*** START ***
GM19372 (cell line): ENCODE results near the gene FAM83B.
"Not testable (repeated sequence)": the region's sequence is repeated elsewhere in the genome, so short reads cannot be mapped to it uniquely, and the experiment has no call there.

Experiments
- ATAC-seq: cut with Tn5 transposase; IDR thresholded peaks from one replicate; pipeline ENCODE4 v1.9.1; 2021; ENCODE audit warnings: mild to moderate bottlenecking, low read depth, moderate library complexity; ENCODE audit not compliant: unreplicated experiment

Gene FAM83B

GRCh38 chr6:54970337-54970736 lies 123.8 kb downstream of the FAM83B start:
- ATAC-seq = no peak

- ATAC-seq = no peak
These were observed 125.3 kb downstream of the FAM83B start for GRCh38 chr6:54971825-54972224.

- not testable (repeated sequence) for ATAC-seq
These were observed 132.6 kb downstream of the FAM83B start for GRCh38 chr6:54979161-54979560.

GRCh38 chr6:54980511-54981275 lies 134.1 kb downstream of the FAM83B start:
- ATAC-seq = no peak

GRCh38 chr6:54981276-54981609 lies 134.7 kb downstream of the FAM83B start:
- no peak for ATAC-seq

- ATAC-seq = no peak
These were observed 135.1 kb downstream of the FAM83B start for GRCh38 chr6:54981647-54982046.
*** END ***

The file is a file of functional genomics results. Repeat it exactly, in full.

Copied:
GM19372 (cell line): ENCODE results near the gene FAM83B.
"Not testable (repeated sequence)": the region's sequence is repeated elsewhere in the genome, so short reads cannot be mapped to it uniquely, and the experiment has no call there.

Experiments
- ATAC-seq: cut with Tn5 transposase; IDR thresholded peaks from one replicate; pipeline ENCODE4 v1.9.1; 2021; ENCODE audit warnings: mild to moderate bottlenecking, low read depth, moderate library complexity; ENCODE audit not compliant: unreplicated experiment

Gene FAM83B

GRCh38 chr6:54970337-54970736 lies 123.8 kb downstream of the FAM83B start:
- ATAC-seq = no peak

- ATAC-seq = no peak
These were observed 125.3 kb downstream of the FAM83B start for GRCh38 chr6:54971825-54972224.

- not testable (repeated sequence) for ATAC-seq
These were observed 132.6 kb downstream of the FAM83B start for GRCh38 chr6:54979161-54979560.

GRCh38 chr6:54980511-54981275 lies 134.1 kb downstream of the FAM83B start:
- ATAC-seq = no peak

GRCh38 chr6:54981276-54981609 lies 134.7 kb downstream of the FAM83B start:
- no peak for ATAC-seq

- ATAC-seq = no peak
These were observed 135.1 kb downstream of the FAM83B start for GRCh38 chr6:54981647-54982046.